Few chief justices have had as good a run as John Roberts has with the center-left political class in recent days: a man who would have been eviscerated as an ideological disaster had he voted to strike down any part of the Affordable Care Act has instead become an unlikely American hero in many precincts — for now.
In making himself the fifth and deciding vote to uphold President Obama’s health-care reform (possibly changing his mind along the way), Roberts has shown himself a chief justice with a sense of history. By and large the chiefs who fare well down the years are the ones who prove effective politicians, men who understand that the Supreme Court is not a marble Brigadoon but a fundamentally political institution whose standing with the nation is fluid, not fixed.
John Marshall grasped this early on. Marshall is one of those Founders who remains more monumental than mortal — a fact that might surprise him and his contemporaries, for in real time the third chief justice established the principle of judicial review without forcing an existential showdown with presidents ranging from Thomas Jefferson to Andrew Jackson.
In Marbury v. Madison, Marshall ostensibly ruled against Jefferson’s Republican administration — but really didn’t, in fact, for Marshall swerved in his opinion from directing the executive branch to do something it was refusing to do by declaring the provision of the 1789 Judiciary Act under which the plaintiff had brought the case unconstitutional. It was brilliant, establishing a principle by avoiding a crisis in practice.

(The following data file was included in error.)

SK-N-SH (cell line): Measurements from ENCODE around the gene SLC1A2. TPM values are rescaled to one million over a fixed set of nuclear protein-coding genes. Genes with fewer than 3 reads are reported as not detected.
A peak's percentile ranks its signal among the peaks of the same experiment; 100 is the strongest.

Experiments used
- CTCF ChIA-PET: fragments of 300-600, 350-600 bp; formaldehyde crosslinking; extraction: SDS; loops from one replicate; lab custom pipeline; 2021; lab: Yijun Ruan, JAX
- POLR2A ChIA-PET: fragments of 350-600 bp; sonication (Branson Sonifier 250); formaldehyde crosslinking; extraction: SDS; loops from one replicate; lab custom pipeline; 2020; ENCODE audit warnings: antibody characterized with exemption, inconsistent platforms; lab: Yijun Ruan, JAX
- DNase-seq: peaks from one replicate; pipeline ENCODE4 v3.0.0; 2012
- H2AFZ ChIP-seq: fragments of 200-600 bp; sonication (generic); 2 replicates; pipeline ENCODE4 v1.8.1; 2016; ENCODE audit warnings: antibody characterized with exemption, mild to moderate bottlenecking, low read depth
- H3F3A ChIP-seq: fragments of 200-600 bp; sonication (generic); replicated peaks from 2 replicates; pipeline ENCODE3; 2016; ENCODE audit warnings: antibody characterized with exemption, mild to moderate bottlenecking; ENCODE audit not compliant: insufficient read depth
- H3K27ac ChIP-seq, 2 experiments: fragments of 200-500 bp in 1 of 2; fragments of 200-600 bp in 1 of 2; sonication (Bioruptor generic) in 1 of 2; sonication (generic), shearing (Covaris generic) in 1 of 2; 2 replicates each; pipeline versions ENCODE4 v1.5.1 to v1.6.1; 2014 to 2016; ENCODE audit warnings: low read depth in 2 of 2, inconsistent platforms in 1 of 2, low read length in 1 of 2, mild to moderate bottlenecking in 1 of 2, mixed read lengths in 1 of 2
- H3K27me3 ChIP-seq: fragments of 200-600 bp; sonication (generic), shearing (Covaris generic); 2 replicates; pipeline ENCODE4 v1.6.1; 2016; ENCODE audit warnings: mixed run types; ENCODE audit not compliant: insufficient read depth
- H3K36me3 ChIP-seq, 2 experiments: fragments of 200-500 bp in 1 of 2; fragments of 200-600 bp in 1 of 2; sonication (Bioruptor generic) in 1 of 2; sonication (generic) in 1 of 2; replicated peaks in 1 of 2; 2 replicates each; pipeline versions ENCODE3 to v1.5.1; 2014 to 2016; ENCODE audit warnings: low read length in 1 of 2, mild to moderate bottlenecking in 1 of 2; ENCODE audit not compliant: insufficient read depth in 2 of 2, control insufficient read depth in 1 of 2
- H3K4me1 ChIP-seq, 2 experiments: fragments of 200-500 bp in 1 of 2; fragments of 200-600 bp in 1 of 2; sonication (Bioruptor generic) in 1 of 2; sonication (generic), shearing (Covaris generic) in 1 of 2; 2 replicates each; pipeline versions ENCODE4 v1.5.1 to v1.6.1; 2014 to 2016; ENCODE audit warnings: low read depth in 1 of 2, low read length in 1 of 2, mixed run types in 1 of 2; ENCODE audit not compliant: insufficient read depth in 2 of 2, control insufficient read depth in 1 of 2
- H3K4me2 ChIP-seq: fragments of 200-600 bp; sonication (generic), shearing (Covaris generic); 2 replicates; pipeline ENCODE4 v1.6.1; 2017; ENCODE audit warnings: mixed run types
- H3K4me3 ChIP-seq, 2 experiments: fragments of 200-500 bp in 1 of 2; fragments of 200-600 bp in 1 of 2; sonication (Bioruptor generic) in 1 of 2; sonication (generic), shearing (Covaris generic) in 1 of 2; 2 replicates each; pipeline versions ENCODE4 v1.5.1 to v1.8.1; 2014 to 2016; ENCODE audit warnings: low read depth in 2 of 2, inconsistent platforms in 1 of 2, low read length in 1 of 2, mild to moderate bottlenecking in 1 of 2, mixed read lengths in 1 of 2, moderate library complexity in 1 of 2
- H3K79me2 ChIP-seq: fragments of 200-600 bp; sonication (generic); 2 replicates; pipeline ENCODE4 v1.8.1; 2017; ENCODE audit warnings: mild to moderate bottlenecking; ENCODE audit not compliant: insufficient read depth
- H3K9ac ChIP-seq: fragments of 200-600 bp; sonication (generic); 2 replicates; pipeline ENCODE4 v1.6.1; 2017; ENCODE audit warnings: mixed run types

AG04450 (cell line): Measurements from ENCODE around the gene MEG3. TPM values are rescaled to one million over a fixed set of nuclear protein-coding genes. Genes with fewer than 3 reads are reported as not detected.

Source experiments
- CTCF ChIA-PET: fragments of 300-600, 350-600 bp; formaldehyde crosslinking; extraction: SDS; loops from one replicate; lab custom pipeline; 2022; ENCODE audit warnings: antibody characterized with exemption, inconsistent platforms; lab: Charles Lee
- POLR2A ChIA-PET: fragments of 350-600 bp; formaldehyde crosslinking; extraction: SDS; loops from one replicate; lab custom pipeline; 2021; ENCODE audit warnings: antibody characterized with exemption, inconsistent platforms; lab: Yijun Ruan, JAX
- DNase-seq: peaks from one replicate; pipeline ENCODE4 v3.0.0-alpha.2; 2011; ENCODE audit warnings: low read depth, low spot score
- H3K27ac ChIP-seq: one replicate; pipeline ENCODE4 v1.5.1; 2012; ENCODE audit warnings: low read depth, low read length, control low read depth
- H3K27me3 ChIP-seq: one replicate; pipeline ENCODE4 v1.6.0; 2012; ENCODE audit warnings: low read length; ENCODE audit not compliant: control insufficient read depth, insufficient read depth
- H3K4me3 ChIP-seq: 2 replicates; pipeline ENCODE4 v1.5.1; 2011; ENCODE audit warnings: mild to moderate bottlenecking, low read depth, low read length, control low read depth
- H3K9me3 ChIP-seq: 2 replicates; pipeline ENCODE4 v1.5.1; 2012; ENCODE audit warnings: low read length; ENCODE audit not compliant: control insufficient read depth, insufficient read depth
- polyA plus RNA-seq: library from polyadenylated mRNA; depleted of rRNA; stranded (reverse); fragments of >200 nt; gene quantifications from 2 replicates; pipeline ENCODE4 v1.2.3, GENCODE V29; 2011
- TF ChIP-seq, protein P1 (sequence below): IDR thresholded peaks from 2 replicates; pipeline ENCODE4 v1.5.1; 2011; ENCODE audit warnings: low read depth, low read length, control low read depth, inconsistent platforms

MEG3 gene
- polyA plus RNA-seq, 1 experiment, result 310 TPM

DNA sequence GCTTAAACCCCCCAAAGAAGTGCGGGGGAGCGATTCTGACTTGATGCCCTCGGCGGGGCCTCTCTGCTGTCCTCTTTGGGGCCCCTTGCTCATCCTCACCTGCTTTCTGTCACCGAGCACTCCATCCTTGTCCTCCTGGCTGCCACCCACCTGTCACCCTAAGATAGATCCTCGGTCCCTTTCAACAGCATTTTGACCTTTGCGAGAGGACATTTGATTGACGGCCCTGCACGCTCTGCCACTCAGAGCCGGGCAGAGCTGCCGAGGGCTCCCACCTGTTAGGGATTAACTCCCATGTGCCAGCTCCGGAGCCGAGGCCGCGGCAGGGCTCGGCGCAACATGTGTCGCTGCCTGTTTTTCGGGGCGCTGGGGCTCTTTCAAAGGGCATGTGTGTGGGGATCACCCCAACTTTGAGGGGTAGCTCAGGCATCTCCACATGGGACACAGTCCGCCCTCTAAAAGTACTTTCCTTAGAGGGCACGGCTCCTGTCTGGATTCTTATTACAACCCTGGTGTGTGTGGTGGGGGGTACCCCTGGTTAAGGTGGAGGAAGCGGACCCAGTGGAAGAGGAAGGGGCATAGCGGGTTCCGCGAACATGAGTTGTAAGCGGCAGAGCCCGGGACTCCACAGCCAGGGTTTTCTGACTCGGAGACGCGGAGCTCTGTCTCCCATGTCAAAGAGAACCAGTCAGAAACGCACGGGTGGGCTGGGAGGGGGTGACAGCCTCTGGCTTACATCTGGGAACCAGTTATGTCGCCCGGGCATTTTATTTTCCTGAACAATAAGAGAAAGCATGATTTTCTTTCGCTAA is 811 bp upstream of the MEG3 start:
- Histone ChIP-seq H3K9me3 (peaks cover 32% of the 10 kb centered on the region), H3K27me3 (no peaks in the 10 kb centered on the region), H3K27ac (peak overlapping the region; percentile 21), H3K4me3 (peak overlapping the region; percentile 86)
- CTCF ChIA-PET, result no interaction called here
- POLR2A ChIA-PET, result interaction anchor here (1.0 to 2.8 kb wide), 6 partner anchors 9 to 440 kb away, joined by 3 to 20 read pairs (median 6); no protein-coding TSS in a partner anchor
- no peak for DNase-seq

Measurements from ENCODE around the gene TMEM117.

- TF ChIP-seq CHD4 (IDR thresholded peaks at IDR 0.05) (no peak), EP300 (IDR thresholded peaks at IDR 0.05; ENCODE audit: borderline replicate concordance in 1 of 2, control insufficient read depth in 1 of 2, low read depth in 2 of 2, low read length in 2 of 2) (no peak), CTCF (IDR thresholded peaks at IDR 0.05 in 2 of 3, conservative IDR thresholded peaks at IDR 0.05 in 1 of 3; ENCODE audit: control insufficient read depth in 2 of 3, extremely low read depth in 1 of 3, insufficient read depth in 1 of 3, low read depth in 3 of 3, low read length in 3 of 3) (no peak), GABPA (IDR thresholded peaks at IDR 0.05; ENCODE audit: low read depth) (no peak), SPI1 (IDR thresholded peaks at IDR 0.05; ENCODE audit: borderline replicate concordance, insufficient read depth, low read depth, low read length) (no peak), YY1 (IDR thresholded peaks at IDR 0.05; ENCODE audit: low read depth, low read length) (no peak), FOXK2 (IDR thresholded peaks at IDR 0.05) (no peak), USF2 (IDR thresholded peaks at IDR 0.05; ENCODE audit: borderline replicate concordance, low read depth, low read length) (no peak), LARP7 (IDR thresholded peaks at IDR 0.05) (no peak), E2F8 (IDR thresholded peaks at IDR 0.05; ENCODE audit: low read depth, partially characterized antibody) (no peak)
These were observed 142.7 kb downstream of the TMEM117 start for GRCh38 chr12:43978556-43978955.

Earl Warren — himself a former Republican governor of California — knew that integrating public schools was so incendiary an issue that only a unanimous court could do it. In the early 1950s, then, he forged a 9-0 vote to end separate-but-equal. Warren knew that integration was going to be difficult enough to bring about, and that a politically unified court would be best for the country.
And now Roberts has added a chapter to this history by insisting that the court defer to the elected branches, essentially arguing that it is not the job of the court to protect the people from the consequences of their political choices.
Which is, in its way, a political choice all its own. In a nation still skeptical of a court that stopped the Florida recount in Bush v. Gore in 2000, Roberts decided to act in the Marshall-Warren tradition of protecting the court’s standing by declining to exacerbate an already-tense political atmosphere. A Republican chief throwing out a Democratic president’s legislative achievement would have further polarized the nation. For now, at least, we’re only as polarized as we were before the decision.